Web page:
Celery is an eat-as-you-grow food. In other words, you don’t have to wait until the plant resembles a perfect, what-you-see-in-the-catalogs before you eat it. Rather, you pull stalks (and their corresponding leafy tops) off the main plant — rhubarb style — as recipes for soups, salads, dips and salmon salad sandwiches call for them.
Celery has a reputation of being a fussy, hard-to-grow vegetable, but such reports usually originate from warm climates with — how should I say — water issues. True, celery takes a long time to grow, up to three or four months for plants to reach full size, but the good news is that it prefers cool weather. Give celery a steady supply of water and compost, or compost tea and you’ll be rewarded with large, tender plants.
Consider yourself warned, however. If you ignore your celery plants whereby they starve for water even for a short time, you’re in trouble. The roots of celery plants are limited, stretching just six to eight inches away from the plant and only two to three inches deep. Which means the top part of the soil not only has to have enough moisture, it must also contain all the nutrients the plants need.
By early to mid fall, your celery plants might be getting tired, which signals time to pull the plants, trim the roots and continue harvesting the stalks from the refrigerator drawer.
So that’s how you treat the main season crop. If you plan on storing celery in a root cellar or even in a spare fridge, though, then do not cut off the roots and nestle the roots in a bucket of damp sawdust and sand (root cellar) or keep the roots damp, wrapped in a moist towel and keep the tops cool and damp (but not completely sealed) for the refrigerator. In either case, keep tabs on how it’s holding up. You should be able to store celery for many weeks or even months.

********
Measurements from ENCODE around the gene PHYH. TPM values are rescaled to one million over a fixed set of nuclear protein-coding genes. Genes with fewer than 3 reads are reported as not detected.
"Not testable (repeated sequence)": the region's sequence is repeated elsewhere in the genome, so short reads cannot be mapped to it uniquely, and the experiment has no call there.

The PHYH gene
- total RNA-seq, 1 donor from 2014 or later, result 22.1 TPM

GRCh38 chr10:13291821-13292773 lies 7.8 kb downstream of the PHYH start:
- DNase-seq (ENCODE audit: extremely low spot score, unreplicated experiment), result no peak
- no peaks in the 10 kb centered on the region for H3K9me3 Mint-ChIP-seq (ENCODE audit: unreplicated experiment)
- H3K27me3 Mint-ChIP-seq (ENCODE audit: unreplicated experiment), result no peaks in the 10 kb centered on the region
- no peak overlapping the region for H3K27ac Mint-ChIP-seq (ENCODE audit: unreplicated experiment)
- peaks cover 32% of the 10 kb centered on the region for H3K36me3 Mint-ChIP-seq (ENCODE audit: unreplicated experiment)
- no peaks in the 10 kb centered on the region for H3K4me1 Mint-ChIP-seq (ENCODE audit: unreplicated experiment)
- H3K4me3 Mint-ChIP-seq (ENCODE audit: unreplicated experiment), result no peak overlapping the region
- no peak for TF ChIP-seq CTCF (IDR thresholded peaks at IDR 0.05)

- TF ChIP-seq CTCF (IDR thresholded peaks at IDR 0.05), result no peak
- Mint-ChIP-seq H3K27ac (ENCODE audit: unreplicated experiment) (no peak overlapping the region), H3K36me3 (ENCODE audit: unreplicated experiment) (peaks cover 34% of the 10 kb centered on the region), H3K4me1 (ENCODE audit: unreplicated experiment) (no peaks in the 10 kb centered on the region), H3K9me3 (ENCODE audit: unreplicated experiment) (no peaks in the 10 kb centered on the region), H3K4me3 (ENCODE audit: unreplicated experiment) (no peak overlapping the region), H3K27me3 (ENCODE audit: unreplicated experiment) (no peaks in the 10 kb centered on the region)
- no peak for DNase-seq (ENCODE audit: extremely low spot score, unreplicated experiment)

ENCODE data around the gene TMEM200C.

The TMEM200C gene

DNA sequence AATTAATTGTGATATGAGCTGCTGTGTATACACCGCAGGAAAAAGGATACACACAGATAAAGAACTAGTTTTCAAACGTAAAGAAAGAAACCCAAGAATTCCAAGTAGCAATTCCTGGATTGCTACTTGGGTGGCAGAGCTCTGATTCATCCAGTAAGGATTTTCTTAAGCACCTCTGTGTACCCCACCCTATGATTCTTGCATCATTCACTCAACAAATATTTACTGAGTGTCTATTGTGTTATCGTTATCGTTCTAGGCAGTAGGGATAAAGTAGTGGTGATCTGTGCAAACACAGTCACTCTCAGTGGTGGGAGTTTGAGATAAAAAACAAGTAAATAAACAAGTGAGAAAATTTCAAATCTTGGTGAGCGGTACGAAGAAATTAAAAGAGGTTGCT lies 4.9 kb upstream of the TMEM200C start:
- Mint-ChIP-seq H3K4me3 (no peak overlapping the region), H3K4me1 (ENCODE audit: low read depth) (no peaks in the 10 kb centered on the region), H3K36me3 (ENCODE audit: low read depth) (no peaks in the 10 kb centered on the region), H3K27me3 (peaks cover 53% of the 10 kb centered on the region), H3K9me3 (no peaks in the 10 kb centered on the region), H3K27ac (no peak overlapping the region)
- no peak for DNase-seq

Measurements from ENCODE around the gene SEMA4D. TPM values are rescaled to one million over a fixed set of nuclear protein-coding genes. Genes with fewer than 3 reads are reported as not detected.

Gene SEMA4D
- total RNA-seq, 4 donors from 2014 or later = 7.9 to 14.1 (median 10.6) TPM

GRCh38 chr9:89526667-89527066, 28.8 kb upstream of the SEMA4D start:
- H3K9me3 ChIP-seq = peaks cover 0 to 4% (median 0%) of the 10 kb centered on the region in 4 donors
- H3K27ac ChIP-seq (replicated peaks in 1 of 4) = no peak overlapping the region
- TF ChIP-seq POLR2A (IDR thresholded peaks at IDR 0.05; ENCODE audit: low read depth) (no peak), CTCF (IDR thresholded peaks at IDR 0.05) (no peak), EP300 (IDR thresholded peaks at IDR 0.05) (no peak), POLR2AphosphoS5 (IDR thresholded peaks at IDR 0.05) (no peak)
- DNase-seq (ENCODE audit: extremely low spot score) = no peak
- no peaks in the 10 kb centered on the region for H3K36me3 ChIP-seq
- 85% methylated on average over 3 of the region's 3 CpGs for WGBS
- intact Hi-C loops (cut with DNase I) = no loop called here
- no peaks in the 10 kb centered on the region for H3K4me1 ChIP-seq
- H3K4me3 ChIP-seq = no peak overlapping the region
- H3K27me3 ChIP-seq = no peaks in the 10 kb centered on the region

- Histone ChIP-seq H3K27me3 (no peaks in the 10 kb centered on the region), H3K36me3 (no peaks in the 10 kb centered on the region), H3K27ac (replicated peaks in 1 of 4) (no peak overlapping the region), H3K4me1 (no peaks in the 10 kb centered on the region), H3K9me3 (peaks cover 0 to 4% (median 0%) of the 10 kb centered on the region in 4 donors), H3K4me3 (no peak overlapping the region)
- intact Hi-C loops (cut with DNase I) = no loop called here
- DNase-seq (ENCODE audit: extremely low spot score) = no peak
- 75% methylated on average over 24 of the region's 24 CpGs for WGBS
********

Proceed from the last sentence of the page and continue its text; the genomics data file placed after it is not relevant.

Mid-season tomato tips
I’m a newbie at Tomatoes 101, as I’m only in my third year of trying to grow them. So I’m all ears, turning to experts like Walt Loewen and the British, who are crazy about growing veg (vegetables). Whether you grow them directly in the soil, hanging planters or tubs, tomatoes don’t like wet feet and they won’t set in temperatures below 50 or 55 degrees. Thus, they are best grown in a protected environment such as a hoophouse, greenhouse or kitchen windowsill (Deb Darminio is the expert here).
The name of the game is growing tomatoes, not foliage (leaves), though the tomato is naturally a bushy plant. Left to its own devices, it would spread along the ground, producing many side shoots, which would make more side shoots, and so on. Such a plant would not make that many tomatoes as its energy would be going into growth.
Thus, to channel the plant’s energy into producing fruit rather than foliage you need to remove the sides hoots, also called suckers. These sprout in the angled notch between the leaf and stem. The earlier they are removed, the less energy is wasted. And this is a job to be done at least once a week.
Be careful not to confuse these shoots with a truss. A truss is the branch that carries the flowers, which, if all goes well, turn into tomatoes.